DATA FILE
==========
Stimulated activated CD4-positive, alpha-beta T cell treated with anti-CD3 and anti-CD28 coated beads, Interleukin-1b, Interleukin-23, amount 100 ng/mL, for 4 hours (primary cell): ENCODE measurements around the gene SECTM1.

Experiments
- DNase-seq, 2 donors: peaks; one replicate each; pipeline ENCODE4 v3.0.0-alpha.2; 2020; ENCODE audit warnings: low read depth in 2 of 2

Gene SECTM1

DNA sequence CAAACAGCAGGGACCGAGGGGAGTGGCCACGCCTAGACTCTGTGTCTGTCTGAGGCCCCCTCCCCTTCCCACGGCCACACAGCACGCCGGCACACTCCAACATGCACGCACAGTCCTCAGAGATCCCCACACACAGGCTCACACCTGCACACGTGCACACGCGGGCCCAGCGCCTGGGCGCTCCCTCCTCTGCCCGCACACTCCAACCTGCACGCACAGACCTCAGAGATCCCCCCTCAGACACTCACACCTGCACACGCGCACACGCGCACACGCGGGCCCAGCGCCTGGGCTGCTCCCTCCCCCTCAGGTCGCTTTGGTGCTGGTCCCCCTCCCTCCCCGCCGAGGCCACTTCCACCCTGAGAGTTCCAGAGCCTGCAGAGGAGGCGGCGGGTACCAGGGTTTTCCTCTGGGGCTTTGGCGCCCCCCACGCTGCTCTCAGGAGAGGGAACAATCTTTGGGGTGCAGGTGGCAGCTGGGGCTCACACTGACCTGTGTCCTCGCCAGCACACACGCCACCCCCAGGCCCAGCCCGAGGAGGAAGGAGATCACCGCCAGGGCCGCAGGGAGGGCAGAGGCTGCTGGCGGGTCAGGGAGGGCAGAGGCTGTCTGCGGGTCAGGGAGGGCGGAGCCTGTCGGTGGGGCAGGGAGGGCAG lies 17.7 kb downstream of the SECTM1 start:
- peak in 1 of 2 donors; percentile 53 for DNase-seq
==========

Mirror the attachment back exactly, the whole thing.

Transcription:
Stimulated activated CD4-positive, alpha-beta T cell treated with anti-CD3 and anti-CD28 coated beads, Interleukin-1b, Interleukin-23, amount 100 ng/mL, for 4 hours (primary cell): ENCODE measurements around the gene SECTM1.

Experiments
- DNase-seq, 2 donors: peaks; one replicate each; pipeline ENCODE4 v3.0.0-alpha.2; 2020; ENCODE audit warnings: low read depth in 2 of 2

Gene SECTM1

DNA sequence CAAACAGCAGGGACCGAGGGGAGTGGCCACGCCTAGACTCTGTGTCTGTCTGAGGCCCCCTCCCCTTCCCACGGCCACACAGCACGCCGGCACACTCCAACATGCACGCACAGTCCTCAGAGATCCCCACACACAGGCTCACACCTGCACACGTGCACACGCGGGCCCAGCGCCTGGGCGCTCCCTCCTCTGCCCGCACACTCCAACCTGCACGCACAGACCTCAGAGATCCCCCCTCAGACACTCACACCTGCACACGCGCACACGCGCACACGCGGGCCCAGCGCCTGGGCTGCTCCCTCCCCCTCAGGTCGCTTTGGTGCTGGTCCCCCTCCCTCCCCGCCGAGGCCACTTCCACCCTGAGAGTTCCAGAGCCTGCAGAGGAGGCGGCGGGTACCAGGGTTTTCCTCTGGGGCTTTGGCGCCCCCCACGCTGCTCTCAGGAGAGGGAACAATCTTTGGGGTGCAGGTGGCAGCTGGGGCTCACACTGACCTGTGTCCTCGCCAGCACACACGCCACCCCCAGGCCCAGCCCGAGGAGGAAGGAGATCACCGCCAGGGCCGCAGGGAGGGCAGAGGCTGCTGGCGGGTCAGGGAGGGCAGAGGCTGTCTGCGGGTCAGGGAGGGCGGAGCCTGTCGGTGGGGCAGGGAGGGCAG lies 17.7 kb downstream of the SECTM1 start:
- peak in 1 of 2 donors; percentile 53 for DNase-seq